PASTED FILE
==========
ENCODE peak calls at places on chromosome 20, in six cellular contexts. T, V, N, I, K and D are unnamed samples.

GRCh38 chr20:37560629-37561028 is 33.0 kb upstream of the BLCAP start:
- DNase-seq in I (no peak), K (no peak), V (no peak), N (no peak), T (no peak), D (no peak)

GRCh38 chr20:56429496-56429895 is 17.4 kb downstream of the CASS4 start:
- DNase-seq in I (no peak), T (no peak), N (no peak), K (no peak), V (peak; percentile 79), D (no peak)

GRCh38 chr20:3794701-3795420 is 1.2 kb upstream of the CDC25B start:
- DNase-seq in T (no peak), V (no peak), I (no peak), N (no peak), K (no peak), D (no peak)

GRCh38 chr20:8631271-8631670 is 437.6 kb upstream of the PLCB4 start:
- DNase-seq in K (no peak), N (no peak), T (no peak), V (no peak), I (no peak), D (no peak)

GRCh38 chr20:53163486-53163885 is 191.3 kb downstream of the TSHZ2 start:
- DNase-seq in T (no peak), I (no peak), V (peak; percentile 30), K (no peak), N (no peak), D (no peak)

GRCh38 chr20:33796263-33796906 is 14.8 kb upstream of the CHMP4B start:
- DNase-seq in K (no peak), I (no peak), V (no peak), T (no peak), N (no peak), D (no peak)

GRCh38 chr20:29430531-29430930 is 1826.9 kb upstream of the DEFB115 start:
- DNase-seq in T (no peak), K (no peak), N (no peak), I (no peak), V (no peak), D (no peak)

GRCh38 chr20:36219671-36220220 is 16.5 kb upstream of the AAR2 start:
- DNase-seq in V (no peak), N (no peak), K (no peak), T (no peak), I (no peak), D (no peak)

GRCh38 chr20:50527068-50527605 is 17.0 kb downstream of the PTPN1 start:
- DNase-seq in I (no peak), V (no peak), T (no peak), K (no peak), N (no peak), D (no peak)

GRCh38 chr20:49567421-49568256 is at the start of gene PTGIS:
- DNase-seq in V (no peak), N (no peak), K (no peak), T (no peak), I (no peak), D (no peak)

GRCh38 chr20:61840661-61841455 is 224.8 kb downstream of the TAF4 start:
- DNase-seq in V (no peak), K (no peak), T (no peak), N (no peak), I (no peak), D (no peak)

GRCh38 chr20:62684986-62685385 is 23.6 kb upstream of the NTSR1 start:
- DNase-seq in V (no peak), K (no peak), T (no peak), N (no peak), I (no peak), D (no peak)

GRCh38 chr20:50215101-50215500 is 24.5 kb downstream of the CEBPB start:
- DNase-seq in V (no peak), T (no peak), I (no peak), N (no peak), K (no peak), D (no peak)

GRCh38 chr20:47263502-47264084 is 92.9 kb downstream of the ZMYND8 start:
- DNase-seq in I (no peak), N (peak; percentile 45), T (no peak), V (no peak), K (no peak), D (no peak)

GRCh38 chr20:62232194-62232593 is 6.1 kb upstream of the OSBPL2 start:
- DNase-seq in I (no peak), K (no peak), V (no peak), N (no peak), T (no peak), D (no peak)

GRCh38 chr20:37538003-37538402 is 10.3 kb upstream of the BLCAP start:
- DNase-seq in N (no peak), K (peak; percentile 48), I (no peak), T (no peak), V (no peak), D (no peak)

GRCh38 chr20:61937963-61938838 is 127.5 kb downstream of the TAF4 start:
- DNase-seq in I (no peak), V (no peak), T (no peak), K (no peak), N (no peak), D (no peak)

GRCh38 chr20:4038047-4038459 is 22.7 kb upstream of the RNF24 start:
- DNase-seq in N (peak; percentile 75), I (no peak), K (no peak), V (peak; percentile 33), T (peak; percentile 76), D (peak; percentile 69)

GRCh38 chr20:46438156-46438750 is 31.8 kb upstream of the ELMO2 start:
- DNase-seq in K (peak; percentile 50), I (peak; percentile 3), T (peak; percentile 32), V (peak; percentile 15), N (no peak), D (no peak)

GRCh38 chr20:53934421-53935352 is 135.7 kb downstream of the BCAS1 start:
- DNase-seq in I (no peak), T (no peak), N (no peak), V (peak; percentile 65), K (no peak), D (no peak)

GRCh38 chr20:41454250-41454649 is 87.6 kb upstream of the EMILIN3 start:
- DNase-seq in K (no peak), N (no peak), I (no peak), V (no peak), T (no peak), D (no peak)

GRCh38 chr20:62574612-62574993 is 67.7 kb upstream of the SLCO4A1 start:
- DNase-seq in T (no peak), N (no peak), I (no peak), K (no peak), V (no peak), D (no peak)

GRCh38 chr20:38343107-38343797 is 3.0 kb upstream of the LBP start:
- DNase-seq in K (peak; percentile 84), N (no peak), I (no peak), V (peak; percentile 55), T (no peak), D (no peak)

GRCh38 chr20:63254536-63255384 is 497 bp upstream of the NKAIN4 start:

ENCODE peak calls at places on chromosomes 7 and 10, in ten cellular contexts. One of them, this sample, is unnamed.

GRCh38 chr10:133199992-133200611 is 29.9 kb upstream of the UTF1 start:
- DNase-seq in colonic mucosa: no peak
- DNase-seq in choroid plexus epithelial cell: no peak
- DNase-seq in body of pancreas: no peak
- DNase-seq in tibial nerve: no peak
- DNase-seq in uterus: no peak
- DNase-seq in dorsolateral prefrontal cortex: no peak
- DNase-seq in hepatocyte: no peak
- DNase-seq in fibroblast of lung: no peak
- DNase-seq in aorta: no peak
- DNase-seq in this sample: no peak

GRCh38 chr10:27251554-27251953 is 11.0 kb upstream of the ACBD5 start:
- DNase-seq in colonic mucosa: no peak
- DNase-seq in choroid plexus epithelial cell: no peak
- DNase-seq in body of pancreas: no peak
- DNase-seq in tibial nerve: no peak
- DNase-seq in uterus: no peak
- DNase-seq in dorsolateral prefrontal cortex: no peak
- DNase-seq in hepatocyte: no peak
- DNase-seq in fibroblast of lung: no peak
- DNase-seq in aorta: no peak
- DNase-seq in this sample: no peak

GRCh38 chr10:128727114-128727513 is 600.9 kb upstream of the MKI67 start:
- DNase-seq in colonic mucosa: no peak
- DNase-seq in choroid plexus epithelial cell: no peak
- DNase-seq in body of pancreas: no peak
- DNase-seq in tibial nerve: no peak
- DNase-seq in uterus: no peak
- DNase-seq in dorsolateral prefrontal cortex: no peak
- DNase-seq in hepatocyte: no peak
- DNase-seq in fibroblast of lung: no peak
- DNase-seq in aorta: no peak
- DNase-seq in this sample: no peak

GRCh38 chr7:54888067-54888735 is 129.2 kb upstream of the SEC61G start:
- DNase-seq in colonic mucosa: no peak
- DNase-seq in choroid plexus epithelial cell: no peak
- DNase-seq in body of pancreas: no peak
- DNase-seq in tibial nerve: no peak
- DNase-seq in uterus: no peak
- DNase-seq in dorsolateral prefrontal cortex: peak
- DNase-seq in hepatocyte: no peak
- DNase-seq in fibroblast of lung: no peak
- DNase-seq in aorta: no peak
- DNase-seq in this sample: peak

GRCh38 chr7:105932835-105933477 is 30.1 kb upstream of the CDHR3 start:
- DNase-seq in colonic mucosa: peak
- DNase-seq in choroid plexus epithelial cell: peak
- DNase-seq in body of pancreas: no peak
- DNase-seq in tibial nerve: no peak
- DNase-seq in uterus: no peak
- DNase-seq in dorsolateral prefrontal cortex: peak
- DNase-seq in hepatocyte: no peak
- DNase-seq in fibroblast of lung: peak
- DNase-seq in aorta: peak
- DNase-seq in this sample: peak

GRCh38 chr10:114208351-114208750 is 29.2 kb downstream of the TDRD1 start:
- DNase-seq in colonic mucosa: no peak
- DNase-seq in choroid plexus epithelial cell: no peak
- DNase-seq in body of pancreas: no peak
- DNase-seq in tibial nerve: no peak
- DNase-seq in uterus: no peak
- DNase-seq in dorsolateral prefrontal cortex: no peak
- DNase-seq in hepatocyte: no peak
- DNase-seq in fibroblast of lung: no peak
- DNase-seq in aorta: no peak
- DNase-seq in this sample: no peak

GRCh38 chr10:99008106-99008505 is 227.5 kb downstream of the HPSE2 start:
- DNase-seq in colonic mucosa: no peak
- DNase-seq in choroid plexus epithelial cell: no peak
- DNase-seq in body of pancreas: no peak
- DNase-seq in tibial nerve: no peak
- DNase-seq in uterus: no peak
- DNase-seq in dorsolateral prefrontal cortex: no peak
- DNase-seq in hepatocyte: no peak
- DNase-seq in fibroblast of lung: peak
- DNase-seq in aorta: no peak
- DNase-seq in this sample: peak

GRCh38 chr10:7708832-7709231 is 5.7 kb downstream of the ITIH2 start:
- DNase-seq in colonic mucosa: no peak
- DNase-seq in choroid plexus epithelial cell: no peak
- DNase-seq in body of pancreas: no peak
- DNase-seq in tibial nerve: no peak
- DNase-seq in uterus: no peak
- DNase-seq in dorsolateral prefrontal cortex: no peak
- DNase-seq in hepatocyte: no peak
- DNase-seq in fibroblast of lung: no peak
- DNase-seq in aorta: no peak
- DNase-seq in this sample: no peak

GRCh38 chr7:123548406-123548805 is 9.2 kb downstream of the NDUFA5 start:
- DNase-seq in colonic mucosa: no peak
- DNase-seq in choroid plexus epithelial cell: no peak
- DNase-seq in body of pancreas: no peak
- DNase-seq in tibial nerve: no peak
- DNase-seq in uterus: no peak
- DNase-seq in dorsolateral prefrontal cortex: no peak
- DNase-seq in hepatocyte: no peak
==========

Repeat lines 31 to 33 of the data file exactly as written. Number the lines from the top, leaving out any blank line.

- DNase-seq in I (no peak), K (no peak), V (no peak), N (no peak), T (no peak), D (no peak)

GRCh38 chr20:37538003-37538402 is 10.3 kb upstream of the BLCAP start:
- DNase-seq in N (no peak), K (peak; percentile 48), I (no peak), T (no peak), V (no peak), D (no peak)